The boat we caught to the island emptied with several cruise ship passengers but our boat didn’t even fill up so the island felt quite pleasant to walk around. Doug guided us using his Organic Maps app on the phone and we hit a good number of the main spots like:
House of Dionysos:
The House of Delphi:
The House of Cleopatra (not the Egyptian one):
Agora of the Italiens:
The Lake House:
The House of Masks:
So many columns and corners of temples:
Using his Wikipedia on this phone he was also able to get us information about the site.
There was a large hill to climb up stairs on that everyone but Fran decided to do:
Wasn’t much up there but a “pile of rocks”. Here was the view:
At 1:30 we headed to see the museum but it was closed!
(We did notice later, that our entry fee had only been €8 so they had reduced the price from 12 probably for this reason.) No one had mentioned this when we bought the boat tickets or the site tickets – seems like typical Greek lack of organization and lack of caring. So now we had over an hour before the 3pm boat and we were getting hot and tired. It was true there’s really no shade and no food or drink. We’d brought snacks but read there was a snack bar and water vending machines. Well the snack bar was closed and looked like it had been for a long time and the vending machines were sold out – probably had been for a long time although you could hear that they were operating.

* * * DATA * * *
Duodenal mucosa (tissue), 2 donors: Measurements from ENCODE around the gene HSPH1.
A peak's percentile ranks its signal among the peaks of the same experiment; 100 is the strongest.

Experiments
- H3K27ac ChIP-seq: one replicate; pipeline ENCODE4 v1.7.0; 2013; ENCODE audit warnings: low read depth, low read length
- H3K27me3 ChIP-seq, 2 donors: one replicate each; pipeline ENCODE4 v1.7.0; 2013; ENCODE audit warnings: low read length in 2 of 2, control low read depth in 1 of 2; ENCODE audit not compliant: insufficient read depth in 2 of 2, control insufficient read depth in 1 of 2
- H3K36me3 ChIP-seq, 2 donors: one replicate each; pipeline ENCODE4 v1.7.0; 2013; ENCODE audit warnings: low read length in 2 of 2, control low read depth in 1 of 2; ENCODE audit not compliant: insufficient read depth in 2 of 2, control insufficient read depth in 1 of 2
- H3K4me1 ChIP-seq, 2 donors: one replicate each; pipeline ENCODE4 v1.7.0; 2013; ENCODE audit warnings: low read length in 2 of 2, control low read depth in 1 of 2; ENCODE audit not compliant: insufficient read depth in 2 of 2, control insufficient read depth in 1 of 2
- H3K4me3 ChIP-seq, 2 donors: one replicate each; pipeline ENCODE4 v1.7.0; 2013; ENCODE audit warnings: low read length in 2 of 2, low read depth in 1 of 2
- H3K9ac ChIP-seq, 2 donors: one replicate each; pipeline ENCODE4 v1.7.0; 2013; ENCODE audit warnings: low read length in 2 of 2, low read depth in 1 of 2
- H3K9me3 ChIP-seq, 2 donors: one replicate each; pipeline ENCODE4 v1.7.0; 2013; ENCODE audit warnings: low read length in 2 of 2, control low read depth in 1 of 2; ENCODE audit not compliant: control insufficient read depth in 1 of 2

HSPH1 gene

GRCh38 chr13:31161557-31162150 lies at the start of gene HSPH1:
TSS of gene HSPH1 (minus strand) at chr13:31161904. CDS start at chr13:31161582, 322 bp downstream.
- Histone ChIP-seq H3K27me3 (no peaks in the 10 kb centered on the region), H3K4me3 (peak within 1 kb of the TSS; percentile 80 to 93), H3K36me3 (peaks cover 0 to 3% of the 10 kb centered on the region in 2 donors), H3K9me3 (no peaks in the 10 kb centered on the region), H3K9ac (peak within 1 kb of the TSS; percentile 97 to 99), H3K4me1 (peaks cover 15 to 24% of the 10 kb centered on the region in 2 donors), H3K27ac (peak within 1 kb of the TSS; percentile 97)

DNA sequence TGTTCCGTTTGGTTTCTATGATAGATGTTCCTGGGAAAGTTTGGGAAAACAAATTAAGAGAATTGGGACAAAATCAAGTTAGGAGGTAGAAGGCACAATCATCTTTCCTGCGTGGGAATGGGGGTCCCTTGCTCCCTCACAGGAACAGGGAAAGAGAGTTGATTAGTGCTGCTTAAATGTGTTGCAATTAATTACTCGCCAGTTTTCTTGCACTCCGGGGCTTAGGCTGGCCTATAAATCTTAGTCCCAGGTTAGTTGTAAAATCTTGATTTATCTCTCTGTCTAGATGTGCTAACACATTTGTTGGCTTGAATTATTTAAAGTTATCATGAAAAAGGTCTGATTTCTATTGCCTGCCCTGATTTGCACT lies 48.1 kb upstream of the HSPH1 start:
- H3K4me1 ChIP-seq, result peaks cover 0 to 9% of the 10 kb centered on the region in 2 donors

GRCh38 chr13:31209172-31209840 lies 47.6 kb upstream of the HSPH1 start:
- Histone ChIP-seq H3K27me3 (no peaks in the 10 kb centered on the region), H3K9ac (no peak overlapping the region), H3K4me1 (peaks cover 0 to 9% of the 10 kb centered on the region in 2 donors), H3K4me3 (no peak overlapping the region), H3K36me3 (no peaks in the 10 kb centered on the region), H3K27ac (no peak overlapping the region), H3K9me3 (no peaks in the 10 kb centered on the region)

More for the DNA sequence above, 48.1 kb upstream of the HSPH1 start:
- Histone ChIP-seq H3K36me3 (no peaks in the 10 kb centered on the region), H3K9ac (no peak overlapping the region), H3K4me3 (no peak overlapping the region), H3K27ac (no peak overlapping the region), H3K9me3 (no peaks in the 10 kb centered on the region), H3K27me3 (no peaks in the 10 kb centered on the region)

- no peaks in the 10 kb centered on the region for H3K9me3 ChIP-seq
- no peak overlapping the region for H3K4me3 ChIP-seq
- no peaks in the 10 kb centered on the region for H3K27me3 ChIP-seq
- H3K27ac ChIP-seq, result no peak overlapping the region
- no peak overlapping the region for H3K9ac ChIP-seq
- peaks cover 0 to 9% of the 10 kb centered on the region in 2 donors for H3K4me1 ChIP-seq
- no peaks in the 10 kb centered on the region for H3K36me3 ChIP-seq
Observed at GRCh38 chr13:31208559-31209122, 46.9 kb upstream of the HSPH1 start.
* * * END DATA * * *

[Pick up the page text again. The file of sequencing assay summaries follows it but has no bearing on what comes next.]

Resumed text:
It was time well spent and we didn’t regret going and the boat ride gave us lovely views. We got back into Mykonos town around 3:30, and went for drinks at a place Mark had seen yesterday. We were able to do so without ordering a meal.
We caught the 5pm bus back to the hotel. Earlier in the day we’d heard from Dave and Annette and they’d made the ferry off the mainland and would be landing in Mykonos at 5:30. They had arranged the shuttle pick up and made it to the hotel before 6pm.
We ordered pizza, Christine made a tomato, onion and cheese salad, as well as other appies, we had wine and beer and snacks and the six of us had a pleasant evening after a bit of confusion with the hotel staff about whether we could eat our own food in the closed restaurant area – that ended up being a big fat no.
Next morning, Dave and Annette joined us for coffee and we said our goodbyes – but there’s a chance we’ll meet up again over the next week as they have no firm plans.
As far as Mykonos, we’d have to say we wouldn’t come back; the island itself doesn’t have a great deal to offer to see to visit (other than Delos); it’s a pricey party island with beaches that have loud techno music and DJ’s so it’s really for young people. The old town is interesting to walk around (if there aren’t 5000 “boat people” walking with you). We kinda feel like we got sucked into the hype of the place when we researched islands online and here are just TOO many people from the cruise ships!!!